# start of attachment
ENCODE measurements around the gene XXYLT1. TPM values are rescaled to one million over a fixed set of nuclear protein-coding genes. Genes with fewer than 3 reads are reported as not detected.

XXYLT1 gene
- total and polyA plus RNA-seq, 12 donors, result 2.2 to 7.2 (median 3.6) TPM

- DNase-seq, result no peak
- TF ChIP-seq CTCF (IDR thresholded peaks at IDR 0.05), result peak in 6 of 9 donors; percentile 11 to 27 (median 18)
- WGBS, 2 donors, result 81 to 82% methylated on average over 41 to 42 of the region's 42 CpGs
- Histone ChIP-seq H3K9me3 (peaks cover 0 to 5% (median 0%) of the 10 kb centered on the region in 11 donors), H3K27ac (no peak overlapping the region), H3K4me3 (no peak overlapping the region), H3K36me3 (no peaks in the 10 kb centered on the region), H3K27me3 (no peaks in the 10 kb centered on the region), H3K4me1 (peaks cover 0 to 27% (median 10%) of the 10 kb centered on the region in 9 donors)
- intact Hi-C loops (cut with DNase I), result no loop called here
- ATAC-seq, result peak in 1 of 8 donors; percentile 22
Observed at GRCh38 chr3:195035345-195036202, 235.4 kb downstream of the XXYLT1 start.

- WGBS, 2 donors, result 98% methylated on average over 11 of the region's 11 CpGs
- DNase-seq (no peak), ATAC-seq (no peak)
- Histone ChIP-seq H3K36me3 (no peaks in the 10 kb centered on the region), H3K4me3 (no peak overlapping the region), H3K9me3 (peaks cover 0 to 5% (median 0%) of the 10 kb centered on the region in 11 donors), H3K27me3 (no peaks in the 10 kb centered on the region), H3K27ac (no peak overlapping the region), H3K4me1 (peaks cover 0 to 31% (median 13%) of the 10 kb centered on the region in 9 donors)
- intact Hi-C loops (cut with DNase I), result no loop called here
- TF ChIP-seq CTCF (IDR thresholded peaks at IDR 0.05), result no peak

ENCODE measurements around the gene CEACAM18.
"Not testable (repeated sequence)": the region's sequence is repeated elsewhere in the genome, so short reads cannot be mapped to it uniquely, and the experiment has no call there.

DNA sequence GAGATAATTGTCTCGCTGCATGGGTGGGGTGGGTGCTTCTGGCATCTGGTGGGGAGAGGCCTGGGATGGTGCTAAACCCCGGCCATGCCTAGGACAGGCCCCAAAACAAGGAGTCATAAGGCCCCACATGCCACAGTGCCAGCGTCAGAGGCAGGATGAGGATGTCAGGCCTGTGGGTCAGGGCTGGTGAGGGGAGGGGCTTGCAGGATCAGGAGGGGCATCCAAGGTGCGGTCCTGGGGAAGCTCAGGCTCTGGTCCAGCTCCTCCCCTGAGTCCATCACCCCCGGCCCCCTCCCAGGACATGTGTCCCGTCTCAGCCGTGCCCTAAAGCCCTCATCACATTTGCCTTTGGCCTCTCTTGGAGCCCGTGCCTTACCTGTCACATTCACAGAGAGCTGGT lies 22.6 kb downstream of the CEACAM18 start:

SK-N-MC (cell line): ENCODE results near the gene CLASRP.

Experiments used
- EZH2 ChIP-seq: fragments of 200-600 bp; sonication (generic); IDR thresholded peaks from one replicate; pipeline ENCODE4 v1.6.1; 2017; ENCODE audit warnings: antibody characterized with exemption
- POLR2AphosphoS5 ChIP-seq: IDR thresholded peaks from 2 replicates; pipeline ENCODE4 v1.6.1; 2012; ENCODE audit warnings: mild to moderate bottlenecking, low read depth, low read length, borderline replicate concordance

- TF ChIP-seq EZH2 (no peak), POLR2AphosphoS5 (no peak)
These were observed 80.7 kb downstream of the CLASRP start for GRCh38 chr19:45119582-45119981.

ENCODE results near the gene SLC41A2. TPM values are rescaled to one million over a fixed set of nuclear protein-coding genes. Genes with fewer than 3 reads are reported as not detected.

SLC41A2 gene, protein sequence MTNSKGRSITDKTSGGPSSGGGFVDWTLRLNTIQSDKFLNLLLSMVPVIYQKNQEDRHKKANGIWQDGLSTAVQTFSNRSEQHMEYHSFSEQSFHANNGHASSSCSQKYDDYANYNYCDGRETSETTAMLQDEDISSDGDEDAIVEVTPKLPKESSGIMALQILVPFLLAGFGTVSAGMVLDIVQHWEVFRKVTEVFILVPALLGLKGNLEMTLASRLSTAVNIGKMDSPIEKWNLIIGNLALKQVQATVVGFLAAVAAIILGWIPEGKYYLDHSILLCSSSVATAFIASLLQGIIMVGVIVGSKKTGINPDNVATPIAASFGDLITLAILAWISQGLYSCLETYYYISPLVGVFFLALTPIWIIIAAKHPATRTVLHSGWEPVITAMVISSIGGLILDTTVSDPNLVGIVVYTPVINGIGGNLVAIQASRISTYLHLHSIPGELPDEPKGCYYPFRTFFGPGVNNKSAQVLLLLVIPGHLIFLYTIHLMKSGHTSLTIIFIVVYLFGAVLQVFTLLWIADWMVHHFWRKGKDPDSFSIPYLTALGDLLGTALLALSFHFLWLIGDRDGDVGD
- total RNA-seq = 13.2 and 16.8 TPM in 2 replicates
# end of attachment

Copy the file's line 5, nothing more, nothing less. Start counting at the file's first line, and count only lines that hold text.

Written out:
- TF ChIP-seq CTCF (IDR thresholded peaks at IDR 0.05), result peak in 6 of 9 donors; percentile 11 to 27 (median 18)